A Life In Progress - David D

I grew up in a very loving and functional home with my mother, father and younger brother Daniel. My brother and I always got along, and my parents always gave me all the love and support I every needed. I was raised in a Christian household and attended church, Sunday School and youth group frequently. I knew of Jesus Christ from a young age, but never really knew Him on a personal level, nor had an understanding of what He did for me over 2000 years ago.

Growing up I had plenty of good friends, and for the most part stayed out of trouble. Going through high school I made even more friends. Some of these friends introduced me to drugs, alcohol, and tobacco, and the remainder of my high school career was spent partying. My parents and I thought this was just a phase, something that every young person went through growing up. But after high school, the drug use and partying increased, and I was slowing and blindly becoming an addict and a slave to substance.

In 2014, after a very hard night of partying with my best friend Mike, I awoke in the morning to find that he had passed away in his sleep right next to me. Shortly after this, and after facing charges of voluntary manslaughter, I lost all of my friends, and all hope. I fell into a deep, manic state of depression which spiraled into an even deeper opiate addiction. Sick, hopeless, homeless, depressed, desperate, and having nowhere else to turn, for the first time I turned to God and His Word for guidance. In 2016, God directed me to the Colony of Mercy.  During my stay in the Colony, I refused to surrender my will to God.  I fought the program and ultimately chose to leave after six months, believing I was “fixed” and that I could handle life on my own strength. This could not have been farther from the truth. Within ten months of leaving the Colony, I again found myself homeless, with a severe heroin addiction. I knew I was in trouble, and that it was only a matter of time until I became just another casualty of today’s opiate epidemic. Desperate, I chose to call the Colony of Mercy, and was graciously accepted back into the program for the second time.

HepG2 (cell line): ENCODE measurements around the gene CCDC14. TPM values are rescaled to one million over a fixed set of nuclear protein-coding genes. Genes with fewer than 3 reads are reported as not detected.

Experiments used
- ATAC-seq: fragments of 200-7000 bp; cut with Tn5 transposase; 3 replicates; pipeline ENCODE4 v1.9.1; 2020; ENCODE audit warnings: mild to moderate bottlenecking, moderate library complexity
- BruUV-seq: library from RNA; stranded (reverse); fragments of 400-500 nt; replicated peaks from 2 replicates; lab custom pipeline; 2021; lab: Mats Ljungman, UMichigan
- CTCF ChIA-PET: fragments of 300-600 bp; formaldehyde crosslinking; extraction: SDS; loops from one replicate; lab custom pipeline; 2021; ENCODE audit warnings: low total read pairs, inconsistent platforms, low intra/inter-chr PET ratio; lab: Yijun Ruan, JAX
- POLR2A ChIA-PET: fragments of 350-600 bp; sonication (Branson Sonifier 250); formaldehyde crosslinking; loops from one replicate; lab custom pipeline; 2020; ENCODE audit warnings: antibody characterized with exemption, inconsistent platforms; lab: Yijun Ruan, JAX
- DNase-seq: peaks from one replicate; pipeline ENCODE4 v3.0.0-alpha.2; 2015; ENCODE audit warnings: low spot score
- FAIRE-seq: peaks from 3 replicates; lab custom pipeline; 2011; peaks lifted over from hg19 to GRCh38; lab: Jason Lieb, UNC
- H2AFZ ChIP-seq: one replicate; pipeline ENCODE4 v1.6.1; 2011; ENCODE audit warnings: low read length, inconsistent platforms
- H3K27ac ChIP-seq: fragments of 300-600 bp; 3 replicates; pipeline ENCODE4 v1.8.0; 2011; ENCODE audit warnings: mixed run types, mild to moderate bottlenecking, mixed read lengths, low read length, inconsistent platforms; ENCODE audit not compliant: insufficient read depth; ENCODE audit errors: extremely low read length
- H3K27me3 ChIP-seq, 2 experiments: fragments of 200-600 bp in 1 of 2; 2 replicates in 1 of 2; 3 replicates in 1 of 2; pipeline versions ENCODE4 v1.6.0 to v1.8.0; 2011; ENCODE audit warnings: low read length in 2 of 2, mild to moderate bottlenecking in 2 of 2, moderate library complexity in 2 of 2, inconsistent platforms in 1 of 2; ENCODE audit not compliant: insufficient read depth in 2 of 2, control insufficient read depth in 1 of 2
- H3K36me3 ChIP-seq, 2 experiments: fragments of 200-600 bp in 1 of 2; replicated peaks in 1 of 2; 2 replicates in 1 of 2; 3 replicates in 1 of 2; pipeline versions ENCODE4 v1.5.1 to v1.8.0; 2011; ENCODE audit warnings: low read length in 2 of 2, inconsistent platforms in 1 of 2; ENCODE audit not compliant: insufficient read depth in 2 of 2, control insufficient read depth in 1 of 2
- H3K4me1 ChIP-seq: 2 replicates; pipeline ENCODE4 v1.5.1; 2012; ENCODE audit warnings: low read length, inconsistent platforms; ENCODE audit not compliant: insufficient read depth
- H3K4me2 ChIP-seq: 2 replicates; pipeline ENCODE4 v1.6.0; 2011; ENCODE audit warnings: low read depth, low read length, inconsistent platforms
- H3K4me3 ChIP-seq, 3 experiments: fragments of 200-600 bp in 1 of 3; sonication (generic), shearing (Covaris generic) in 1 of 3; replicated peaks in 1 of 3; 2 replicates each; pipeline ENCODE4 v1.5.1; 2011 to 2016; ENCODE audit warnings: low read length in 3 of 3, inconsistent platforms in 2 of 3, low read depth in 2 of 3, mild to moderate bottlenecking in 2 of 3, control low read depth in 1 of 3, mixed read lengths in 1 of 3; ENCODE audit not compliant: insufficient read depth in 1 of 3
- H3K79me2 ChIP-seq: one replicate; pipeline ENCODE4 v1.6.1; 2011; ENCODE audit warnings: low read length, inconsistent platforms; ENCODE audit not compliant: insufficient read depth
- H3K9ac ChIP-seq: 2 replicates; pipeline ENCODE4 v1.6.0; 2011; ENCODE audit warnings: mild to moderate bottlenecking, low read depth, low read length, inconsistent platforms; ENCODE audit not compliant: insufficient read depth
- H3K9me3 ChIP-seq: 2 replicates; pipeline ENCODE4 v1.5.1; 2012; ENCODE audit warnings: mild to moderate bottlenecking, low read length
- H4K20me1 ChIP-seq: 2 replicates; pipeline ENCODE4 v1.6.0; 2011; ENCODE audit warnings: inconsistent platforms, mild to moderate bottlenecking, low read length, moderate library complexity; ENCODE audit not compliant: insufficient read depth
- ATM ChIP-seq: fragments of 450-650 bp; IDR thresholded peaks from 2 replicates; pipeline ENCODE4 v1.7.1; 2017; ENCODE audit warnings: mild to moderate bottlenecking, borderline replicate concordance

Since my stay here, I have become more submissive. I realize that I have a tendency to mess things up when I take back my will from God. I have become slow to anger, and quick to have patience and forgiveness. Most importantly, I have died to self, found my new identity inn Jesus Christ, and know I can do all things through Him. I found that I am no longer a slave to substance but a saint and a child of God, and that I NEVER have to go back to my old ways.

When times are dark and seem hopeless, I read my life verse which says “For I consider that the sufferings of this present time are not worth comparing to the glory which shall be revealed to us” (Romans 8:18).